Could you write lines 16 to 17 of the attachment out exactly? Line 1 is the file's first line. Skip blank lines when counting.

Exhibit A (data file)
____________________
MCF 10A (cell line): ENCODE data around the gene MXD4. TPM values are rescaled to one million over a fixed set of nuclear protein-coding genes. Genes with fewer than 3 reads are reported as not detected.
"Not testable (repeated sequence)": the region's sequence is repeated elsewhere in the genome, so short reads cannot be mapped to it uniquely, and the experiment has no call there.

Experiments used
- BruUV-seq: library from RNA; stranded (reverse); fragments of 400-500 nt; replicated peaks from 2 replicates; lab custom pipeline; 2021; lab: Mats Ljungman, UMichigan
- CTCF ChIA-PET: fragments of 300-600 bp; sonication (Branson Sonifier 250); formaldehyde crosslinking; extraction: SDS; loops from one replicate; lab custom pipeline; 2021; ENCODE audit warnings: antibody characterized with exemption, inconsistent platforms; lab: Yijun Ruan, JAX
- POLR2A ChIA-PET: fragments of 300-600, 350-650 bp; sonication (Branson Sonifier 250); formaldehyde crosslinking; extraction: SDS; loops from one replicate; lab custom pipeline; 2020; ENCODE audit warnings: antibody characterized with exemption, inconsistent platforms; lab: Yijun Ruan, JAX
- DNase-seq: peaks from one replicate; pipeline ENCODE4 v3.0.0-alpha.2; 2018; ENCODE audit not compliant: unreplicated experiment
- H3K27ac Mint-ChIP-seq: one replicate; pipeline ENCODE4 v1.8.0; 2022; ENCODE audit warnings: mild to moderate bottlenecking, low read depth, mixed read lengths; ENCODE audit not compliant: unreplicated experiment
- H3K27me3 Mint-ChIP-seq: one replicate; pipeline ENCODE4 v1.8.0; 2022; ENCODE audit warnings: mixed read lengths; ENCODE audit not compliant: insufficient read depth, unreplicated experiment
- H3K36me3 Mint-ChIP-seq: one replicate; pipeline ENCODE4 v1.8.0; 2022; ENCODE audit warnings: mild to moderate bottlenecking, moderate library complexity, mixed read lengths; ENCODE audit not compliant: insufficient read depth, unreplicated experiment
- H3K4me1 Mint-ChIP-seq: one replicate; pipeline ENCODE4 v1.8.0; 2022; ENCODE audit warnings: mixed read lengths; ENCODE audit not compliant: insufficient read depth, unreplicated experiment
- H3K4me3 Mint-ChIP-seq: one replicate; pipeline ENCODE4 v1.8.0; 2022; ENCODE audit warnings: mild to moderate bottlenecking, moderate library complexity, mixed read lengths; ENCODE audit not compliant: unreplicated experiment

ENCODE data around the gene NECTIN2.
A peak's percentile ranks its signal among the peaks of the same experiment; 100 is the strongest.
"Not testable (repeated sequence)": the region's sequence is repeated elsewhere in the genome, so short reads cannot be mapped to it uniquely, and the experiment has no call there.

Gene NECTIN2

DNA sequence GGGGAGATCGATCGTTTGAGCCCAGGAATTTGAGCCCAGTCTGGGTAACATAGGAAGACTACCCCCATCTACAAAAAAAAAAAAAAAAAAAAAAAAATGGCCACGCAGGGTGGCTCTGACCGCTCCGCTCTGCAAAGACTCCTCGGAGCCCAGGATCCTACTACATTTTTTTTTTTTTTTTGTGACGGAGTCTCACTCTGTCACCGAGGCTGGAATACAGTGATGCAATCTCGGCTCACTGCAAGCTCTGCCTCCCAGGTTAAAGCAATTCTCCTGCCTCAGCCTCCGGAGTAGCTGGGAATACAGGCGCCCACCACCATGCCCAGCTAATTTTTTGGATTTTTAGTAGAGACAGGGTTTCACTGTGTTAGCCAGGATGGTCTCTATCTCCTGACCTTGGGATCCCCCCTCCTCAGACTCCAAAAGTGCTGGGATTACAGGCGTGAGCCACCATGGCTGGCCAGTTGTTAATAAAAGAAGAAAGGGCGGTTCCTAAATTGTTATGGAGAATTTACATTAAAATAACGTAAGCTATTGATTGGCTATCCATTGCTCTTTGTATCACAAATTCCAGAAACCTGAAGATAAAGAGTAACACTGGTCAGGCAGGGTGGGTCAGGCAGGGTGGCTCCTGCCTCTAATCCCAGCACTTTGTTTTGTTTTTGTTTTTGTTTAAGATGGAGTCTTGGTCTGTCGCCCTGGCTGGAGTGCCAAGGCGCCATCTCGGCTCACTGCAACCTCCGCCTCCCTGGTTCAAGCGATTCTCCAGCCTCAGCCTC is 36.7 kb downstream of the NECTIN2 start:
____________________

Gene NECTIN2

DNA sequence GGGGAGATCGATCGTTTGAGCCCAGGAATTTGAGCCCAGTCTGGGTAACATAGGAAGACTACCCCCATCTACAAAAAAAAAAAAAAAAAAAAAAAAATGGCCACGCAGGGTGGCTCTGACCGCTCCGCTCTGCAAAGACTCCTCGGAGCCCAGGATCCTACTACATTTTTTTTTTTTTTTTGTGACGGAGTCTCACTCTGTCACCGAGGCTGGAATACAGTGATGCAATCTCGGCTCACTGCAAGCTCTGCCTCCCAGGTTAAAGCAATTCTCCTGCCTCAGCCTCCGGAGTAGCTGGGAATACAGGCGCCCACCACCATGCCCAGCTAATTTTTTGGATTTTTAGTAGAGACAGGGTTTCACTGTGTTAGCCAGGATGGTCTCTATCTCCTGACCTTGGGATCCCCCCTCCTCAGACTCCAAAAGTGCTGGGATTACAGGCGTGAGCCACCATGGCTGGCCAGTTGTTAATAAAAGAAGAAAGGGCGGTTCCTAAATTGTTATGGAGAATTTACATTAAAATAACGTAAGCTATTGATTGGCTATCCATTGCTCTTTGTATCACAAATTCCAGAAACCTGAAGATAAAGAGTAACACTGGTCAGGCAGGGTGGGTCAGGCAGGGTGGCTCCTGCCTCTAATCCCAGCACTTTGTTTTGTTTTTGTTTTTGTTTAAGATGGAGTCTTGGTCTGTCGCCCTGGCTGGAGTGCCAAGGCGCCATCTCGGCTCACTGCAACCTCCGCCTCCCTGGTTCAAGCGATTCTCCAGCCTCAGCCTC is 36.7 kb downstream of the NECTIN2 start: